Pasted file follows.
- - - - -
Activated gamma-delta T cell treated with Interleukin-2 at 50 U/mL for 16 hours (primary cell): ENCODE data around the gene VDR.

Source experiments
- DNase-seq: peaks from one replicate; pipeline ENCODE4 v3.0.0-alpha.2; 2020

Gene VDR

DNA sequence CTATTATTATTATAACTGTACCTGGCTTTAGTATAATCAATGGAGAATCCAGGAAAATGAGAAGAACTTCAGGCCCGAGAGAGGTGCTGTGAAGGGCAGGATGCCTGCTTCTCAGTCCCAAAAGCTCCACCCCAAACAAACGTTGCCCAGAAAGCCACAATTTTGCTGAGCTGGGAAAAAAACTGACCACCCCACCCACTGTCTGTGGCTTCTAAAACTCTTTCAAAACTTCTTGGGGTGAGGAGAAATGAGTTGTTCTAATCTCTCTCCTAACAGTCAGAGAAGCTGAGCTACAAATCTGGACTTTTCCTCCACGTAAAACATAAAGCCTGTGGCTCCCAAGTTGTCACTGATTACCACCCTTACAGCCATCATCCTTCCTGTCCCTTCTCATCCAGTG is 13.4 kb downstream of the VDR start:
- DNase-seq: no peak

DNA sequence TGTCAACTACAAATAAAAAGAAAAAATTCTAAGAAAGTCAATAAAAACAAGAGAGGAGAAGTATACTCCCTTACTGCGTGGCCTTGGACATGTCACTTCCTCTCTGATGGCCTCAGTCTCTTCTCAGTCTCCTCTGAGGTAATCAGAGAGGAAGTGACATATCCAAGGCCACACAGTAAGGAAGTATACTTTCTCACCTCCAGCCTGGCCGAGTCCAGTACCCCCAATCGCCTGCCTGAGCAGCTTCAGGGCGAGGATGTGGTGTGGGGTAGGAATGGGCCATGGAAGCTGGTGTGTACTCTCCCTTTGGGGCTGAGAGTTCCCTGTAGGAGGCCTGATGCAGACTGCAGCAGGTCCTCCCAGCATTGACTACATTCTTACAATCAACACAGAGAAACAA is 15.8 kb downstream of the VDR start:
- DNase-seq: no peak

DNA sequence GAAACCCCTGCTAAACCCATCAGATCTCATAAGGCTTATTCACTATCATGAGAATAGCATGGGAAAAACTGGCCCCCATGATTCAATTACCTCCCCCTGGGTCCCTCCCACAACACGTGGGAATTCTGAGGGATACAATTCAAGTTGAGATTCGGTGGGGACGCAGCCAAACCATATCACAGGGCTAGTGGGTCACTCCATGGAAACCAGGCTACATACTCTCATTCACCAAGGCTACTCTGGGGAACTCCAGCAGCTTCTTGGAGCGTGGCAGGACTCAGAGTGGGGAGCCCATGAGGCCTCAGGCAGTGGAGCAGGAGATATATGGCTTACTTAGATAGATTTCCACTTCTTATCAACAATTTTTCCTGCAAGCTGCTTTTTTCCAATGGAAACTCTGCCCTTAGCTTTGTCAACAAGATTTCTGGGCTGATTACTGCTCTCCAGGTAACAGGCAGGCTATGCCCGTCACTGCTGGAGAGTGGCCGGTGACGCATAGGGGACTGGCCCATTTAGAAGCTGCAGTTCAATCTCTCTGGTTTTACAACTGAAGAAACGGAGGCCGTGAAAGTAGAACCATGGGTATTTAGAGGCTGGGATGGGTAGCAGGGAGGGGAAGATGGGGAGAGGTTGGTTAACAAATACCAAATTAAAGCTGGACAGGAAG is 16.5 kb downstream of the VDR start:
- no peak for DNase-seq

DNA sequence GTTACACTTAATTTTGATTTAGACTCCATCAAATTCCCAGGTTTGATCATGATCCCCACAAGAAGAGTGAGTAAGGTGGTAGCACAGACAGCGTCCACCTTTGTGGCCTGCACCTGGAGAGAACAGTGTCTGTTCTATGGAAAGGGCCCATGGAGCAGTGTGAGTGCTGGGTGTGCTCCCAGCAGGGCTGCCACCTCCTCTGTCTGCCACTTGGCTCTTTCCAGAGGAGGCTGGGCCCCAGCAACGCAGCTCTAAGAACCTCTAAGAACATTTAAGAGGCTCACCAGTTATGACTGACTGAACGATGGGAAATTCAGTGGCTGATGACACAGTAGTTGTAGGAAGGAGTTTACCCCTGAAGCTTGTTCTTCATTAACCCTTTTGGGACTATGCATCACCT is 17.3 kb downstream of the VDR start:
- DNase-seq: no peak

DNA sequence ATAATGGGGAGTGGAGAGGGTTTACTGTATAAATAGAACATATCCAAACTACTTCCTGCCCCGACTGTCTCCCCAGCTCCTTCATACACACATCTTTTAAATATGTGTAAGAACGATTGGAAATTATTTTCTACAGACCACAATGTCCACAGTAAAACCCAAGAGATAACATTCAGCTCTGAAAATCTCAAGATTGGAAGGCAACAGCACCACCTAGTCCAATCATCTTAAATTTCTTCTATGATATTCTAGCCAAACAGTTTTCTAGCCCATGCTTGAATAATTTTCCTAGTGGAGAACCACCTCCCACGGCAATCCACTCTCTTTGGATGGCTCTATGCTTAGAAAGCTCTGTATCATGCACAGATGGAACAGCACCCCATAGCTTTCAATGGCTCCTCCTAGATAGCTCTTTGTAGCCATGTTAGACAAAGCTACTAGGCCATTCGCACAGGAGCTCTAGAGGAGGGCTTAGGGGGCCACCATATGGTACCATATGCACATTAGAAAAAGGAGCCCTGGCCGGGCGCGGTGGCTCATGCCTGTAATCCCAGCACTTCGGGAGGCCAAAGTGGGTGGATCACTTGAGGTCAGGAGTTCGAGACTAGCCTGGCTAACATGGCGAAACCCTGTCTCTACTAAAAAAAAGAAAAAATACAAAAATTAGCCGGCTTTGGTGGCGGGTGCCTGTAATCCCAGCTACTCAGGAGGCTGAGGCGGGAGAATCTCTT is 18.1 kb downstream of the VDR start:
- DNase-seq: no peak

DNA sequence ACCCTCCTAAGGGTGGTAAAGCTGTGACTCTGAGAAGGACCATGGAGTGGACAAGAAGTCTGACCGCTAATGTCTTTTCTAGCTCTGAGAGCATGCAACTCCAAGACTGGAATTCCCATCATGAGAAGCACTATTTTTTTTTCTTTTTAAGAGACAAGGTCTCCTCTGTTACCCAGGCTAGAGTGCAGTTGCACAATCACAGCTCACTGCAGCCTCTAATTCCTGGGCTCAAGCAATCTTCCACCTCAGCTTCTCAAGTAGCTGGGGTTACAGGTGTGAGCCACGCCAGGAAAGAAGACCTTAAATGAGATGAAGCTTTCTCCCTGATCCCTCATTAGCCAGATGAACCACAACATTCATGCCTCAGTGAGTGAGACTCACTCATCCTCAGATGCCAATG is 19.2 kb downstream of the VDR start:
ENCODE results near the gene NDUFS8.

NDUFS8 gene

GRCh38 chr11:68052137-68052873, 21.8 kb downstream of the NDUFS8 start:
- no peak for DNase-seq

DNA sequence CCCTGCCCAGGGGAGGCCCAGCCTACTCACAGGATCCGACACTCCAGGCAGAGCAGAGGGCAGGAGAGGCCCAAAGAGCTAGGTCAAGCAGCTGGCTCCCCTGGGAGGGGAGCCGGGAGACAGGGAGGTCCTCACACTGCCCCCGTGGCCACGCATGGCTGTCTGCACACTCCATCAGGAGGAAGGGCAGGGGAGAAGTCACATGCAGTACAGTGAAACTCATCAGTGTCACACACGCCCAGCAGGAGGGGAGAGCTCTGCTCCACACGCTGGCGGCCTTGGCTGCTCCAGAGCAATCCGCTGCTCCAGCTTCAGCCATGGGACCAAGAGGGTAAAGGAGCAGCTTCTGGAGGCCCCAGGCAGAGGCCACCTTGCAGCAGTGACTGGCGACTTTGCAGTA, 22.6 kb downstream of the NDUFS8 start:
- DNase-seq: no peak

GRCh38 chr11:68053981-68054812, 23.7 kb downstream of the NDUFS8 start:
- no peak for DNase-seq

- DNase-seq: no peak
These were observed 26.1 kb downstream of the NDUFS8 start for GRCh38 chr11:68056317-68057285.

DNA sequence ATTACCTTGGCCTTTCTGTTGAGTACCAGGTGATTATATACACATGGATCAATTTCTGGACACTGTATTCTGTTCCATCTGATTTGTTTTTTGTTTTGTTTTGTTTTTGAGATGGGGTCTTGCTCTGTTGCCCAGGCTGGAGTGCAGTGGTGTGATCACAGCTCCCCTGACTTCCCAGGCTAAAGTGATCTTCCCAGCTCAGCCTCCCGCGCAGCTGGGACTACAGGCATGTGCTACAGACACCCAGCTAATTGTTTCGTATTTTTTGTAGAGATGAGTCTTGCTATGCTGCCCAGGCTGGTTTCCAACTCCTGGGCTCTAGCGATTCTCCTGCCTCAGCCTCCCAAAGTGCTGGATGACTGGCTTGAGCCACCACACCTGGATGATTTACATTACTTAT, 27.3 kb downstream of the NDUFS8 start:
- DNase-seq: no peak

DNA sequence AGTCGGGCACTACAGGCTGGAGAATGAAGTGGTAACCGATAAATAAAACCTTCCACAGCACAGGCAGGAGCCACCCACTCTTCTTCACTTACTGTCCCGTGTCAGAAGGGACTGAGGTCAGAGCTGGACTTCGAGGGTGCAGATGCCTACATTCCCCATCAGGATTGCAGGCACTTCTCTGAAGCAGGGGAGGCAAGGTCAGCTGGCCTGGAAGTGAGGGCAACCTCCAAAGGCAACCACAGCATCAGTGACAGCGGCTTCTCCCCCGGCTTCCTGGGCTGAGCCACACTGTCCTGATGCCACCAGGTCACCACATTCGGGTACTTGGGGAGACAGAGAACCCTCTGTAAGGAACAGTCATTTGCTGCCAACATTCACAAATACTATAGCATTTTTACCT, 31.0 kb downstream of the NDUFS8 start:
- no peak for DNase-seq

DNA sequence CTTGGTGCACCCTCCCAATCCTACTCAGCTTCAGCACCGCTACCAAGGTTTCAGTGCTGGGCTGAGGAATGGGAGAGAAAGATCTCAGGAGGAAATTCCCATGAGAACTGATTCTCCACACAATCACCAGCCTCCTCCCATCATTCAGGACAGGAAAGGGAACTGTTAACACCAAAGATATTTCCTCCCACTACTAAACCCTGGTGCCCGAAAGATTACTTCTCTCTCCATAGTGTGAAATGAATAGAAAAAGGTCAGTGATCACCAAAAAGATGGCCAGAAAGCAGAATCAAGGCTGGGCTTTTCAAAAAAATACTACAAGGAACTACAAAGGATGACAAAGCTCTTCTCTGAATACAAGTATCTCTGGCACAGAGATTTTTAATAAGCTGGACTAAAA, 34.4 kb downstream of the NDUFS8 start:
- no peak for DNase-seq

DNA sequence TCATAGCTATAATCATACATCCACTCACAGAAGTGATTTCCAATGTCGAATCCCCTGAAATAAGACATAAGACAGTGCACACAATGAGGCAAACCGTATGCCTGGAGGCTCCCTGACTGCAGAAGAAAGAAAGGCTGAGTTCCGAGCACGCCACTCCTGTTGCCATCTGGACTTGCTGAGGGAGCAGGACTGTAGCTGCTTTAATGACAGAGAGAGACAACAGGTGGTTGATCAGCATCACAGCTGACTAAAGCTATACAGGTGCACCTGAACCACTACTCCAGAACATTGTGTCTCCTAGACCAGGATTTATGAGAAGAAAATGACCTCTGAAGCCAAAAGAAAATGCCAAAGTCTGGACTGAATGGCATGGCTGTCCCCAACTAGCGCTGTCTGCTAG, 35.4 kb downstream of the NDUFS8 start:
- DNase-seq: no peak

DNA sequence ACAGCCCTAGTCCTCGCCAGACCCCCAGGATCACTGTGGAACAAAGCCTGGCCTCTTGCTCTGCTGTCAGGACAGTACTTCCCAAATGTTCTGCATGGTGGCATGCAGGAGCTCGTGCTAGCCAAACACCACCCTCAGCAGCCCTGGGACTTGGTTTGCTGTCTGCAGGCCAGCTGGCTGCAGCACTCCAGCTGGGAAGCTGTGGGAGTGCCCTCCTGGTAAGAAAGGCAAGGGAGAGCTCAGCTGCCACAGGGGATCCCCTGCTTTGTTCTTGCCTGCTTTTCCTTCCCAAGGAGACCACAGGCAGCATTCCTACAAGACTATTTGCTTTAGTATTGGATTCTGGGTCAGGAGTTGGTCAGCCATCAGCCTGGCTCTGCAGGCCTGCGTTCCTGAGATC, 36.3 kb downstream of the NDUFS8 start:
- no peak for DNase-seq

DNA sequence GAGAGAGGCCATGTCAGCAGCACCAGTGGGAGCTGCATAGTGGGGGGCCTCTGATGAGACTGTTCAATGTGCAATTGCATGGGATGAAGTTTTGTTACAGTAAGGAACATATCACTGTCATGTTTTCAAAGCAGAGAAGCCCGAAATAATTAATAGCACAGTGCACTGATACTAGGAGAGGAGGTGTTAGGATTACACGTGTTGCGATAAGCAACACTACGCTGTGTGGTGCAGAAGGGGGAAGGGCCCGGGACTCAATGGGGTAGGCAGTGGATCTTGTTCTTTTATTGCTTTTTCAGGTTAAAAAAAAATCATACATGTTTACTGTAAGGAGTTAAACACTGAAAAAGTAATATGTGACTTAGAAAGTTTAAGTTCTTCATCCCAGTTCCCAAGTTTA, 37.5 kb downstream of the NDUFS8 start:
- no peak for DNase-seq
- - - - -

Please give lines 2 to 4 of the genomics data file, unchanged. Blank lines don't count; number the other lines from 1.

Source experiments
- DNase-seq: peaks from one replicate; pipeline ENCODE4 v3.0.0-alpha.2; 2020

Gene VDR